GSE Doctoral alumnus Ryan Palmer, ’13, has won the 2014 Carnegie Project on the Education Doctorate (CPED) Dissertation in Practice Award. He is a graduate of the GSE Doctorate in Educational Leadership: Postsecondary Education program. He is currently an assistant professor of family medicine and the director of curriculum evaluation and development at Oregon Health and Sciences University.
His thesis is entitled Exploring online community among rural medical education students: A case study. Dr. Palmer and his colleagues at OHSU are involved in ongoing research to study the impact of mobile learning on students at OHSU, noting that medical education is rapidly embracing online learning to better serve students both on and off campus. Continue reading
The University Council for Educational Administration (UCEA) has selected GSE adjunct faculty member, Jim Carlile, for an 2014 Excellence in Educational Leadership Award. He currently serves as assistant superintendent in the Oregon Department of Education Office of Instruction, Standards, Assessment, and Accountability, reporting directly to Deputy Superintendent Rob Saxton.
Mr. Carlile is a well-regarded Oregon school administrator and teaches in the GSE’s continuing administrator licensure program. Since 1959, he has worked as a teacher, principal, superintendent, mentor, and project leader in numerous schools and districts across the state. He also served as the director of the PSU Center for Student Success, and in that capacity was positioned to provide the first third-party evaluation services for Oregon’s charter schools. Continue reading
Mary Ann Anderson (BS ’73, MS ’75) has a lifelong passion for early childhood education and believes that it is the key to a community’s future.
According to Ms. Anderson, a substantial and compelling body of research agrees that early education programs have positive long-term effects on children’s school performance, educational attainment, and adult earnings. In other words, she believes that early childhood education is an investment in our future economic growth, which more than offsets its cost. She says, “The majority of neurons are developed between birth and age three, when the brain’s peak capacity retains new information. Eighty-five percent of who you are—your intellect, your personality, your social skills, is developed by age five. If we can provide quality education for young children before the age of five, the long-term positive results are simply overwhelming.” Continue reading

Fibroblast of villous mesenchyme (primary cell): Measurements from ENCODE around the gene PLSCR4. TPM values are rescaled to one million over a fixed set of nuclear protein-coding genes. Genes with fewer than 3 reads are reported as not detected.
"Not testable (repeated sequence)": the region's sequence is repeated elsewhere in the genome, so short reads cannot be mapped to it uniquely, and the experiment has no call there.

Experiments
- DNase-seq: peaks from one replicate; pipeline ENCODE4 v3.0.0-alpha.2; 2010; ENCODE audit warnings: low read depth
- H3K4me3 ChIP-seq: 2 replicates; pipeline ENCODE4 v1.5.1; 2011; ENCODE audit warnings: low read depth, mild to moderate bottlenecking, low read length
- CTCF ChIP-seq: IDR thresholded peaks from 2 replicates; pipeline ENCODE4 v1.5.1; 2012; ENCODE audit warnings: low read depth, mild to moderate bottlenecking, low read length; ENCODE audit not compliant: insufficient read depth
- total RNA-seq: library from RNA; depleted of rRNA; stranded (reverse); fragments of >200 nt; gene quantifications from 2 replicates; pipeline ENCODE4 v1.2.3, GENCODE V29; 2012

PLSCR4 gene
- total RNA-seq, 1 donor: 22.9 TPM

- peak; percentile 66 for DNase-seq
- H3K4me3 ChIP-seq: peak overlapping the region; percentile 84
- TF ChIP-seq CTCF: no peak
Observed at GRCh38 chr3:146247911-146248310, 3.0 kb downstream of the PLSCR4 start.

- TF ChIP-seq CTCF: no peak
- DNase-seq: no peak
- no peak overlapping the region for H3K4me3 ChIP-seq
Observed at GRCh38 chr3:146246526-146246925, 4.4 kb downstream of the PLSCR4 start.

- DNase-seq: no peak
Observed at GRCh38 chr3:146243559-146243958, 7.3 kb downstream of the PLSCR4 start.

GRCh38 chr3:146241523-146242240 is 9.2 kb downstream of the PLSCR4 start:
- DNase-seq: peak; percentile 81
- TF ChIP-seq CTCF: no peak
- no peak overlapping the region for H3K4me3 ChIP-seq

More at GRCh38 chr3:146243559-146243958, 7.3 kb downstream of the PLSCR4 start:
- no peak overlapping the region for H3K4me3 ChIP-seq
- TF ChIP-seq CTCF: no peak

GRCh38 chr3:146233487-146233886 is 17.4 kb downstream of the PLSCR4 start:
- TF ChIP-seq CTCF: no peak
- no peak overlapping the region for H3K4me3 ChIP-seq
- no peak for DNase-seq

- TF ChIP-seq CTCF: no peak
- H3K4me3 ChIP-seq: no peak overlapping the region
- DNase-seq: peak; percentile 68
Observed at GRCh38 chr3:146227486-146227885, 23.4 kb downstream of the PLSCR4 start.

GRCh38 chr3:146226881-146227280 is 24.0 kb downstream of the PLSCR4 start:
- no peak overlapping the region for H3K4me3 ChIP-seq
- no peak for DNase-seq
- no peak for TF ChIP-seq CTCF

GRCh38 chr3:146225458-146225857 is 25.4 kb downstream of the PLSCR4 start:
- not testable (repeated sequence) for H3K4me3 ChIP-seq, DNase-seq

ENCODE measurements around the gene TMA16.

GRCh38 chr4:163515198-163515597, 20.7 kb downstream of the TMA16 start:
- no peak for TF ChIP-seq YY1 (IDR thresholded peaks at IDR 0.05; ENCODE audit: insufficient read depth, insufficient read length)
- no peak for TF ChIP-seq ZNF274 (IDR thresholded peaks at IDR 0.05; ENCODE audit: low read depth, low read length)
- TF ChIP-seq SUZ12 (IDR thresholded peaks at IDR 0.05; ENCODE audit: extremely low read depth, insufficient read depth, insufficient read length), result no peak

Hood River Middle School teacher, Adam Smith, GTEP ’10, got an offer he couldn’t refuse: a trip to the arctic as part of the National Geographic Grosvenor Teacher Fellow program (GTF). He is one of 25 individuals out of an initial 1300 applicants who were selected this year for an all-expense-paid visit to the archipelago islands of Svalbard, Norway.
Participants convene in Washington, DC for pre-trip workshops and to meet fellow teacher/travelers, then they travel to Norway where they stay on a ship during their expedition. Continue reading
School administrators from across the state gather each year in June for the annual conference of the Confederation of Oregon School Administrator (COSA) that includes recognition of Oregon’s outstanding educators. The GSE has been well-represented on the dais, and this year is no exception. In addition to Superintendent of the Year, High School Principal of the Year, Assistant Principal of the Year and Middle School Principal of the Year, all announced earlier in the year, COSA named Pattie Waltz the recipient of the Bev Gladder Mentorship Award, and Harriet Adair as a recipient of the COSA President’s Award. Continue reading
Bend High School Principal HD Weddel, MS ’85, has been selected Oregon’s High School Principal of the Year by the Oregon Association of Secondary School Administrators (OASSA). He received the award from State School Superintendent Rob Saxton, a former classmate, at a surprise assembly at his school this spring.
HD Weddel is a graduate of Fort Vancouver High School, has a BS from Oregon State University, and holds a master’s degree from PSU. He was a teacher and coach for 25 years and was named an assistant principal of Bend High School in 2005, and principal in 2009. He started college with the goal of becoming a physical therapist and soon decided he would rather work on brains instead of bodies. He says he never thought he would move into administration. Continue reading